I have been circling Gabriel García Márquez for decades, almost too afraid to approach his work at all. On and off the reading lists his works go, a constant pendulum of my ambition or lack thereof. When staring at our Bingo squares and realizing a few short stories and novellas were likely to help my progress I went on the hunt for a few and The Handsomest Drowned Man in the World by Gabriel García Márquez came up. Here we go, I thought – here’s the way in.
The Handsomest Drowned Man in the World tells the story of what happens in an isolated fishing village when an unknown dead man washes ashore. He is handsome and oversized, and something about him speaks to the villagers, who begin to view the man as one of their own and treat him as such. Márquez is known for his magical realism. He’s one of its biggest names. I’ve spent time over the past few years with Isabel Allende which I think helped me tackle this work by Márquez. The Handsomest Drowned Man in the World isn’t very long at all – less than 2.500 words. But it deceptively packed with layer upon layer of depth. García Márquez packs a punch with each and every one of those words. I’m reading in translation; my Spanish is not up to snuff to read in the original I’m sad to say. The version I read was done by Gregory Rabassa who was one of García Márquez’s preferred translators, so I feel comfortable that García Márquez’s intent made it through.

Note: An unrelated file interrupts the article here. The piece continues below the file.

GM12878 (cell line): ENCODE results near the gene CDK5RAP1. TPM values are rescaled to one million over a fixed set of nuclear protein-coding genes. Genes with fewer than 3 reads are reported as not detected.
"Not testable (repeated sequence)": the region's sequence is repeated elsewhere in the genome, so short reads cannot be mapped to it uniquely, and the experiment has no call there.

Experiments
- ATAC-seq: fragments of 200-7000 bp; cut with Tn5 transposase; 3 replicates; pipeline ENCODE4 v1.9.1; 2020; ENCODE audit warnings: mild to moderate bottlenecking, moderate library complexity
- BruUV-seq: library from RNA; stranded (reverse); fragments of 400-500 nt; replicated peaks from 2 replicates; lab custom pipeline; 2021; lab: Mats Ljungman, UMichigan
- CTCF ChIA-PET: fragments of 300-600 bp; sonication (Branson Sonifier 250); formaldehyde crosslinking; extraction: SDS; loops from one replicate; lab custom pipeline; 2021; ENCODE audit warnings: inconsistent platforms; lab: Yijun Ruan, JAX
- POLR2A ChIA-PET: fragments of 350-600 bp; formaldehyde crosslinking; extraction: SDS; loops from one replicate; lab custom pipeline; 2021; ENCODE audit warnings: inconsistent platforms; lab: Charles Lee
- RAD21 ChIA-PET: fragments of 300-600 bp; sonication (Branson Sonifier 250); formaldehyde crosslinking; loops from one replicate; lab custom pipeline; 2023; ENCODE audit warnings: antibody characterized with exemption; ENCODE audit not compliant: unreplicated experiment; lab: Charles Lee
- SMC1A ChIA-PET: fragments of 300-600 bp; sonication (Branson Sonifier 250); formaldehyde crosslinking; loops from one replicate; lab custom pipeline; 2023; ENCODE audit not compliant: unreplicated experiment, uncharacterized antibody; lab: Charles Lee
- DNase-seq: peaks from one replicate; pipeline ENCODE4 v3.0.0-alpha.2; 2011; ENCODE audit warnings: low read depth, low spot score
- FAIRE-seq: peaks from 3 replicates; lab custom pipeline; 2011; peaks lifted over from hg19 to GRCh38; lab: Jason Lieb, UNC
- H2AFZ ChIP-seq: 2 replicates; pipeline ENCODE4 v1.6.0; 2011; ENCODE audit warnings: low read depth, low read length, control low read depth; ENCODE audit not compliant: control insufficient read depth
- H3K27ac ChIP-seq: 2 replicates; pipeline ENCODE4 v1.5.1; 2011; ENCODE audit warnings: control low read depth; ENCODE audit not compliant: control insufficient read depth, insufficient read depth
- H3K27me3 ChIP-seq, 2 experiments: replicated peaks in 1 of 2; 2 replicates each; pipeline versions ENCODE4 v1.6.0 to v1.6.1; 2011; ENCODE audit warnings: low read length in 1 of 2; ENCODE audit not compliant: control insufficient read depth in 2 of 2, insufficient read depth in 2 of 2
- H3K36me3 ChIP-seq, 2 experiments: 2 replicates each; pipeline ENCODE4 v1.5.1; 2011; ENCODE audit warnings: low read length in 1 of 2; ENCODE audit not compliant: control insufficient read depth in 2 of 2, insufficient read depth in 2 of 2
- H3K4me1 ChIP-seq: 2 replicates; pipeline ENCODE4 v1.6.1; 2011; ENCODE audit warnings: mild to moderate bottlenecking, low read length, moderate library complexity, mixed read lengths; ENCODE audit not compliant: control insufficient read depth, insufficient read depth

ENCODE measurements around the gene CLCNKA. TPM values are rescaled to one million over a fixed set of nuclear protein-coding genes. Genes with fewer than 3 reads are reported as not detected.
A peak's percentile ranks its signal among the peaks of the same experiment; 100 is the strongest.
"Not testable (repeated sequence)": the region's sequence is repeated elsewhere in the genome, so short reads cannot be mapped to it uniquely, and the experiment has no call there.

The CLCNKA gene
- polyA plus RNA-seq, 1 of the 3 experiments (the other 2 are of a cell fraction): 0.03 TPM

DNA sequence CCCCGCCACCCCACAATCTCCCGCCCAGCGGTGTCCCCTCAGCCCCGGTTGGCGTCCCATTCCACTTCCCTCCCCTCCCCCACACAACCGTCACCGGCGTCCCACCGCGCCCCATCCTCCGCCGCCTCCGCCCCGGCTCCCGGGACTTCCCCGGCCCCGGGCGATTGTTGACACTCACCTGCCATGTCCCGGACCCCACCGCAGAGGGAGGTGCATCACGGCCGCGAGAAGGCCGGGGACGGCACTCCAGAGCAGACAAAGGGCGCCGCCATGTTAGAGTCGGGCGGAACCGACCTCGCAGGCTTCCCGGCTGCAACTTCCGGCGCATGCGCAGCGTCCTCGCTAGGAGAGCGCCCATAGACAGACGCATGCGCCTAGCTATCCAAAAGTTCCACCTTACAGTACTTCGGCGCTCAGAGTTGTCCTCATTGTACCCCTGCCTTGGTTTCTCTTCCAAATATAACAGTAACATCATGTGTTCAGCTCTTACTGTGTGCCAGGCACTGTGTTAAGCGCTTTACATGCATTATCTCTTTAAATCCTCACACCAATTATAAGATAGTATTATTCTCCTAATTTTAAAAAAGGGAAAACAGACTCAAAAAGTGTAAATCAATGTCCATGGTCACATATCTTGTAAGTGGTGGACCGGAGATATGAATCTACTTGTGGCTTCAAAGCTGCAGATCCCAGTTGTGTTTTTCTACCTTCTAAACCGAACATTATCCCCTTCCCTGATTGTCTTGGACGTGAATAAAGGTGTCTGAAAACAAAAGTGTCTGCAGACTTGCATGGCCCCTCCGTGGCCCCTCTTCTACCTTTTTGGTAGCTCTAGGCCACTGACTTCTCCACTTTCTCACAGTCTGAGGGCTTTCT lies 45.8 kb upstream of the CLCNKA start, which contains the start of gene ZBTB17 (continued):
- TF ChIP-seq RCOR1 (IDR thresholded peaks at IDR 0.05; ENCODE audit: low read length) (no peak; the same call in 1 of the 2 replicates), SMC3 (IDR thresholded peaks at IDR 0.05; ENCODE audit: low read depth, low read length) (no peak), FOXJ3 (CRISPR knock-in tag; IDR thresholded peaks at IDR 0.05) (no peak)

Do I think I know with one hundred percent certainty what that intent was? No. Which is kind of the joy of magical realism sometimes. There’s also a journalistic style happening here, a sort of removal from the action and the characters. No one is named but the drowned man, and then it’s a name given to him after death by strangers. It is the empathy of the villagers that stood out to me – they variously imagine him having to bow his head to make it through doorways, or never having a chair secure enough to sit in when visiting, or being whispered of behind his back – as they internalize his lack of otherness. He was unknown to them, until they took time to let their empathy play its role.
Bingo Square: South America. Gabriel García Márquez is one the great names in South American literature.